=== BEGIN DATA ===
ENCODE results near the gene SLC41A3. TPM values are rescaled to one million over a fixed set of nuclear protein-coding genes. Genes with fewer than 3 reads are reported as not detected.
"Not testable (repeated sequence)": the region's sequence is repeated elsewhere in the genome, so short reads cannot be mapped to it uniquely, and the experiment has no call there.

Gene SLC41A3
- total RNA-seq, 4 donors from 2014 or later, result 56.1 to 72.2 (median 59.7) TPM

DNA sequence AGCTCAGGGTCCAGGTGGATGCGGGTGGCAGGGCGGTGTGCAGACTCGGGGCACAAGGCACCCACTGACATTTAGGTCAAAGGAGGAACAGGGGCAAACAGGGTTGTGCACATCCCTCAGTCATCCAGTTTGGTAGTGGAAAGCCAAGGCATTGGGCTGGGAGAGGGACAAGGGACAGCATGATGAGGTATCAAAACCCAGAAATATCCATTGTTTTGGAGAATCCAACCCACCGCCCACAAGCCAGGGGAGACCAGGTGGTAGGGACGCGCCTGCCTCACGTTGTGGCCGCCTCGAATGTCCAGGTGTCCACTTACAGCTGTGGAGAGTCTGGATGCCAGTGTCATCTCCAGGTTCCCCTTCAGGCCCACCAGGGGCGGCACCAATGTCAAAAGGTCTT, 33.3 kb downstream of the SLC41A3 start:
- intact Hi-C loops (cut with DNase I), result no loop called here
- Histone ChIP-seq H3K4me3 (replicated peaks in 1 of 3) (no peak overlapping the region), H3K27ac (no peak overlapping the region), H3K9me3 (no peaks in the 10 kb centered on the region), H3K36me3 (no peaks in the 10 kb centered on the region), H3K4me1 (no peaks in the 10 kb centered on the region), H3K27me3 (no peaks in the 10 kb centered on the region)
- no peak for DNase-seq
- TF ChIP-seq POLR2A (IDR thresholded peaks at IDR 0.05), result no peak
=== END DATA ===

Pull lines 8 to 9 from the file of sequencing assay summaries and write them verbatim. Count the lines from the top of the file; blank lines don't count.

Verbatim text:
- no peak for DNase-seq
- TF ChIP-seq POLR2A (IDR thresholded peaks at IDR 0.05), result no peak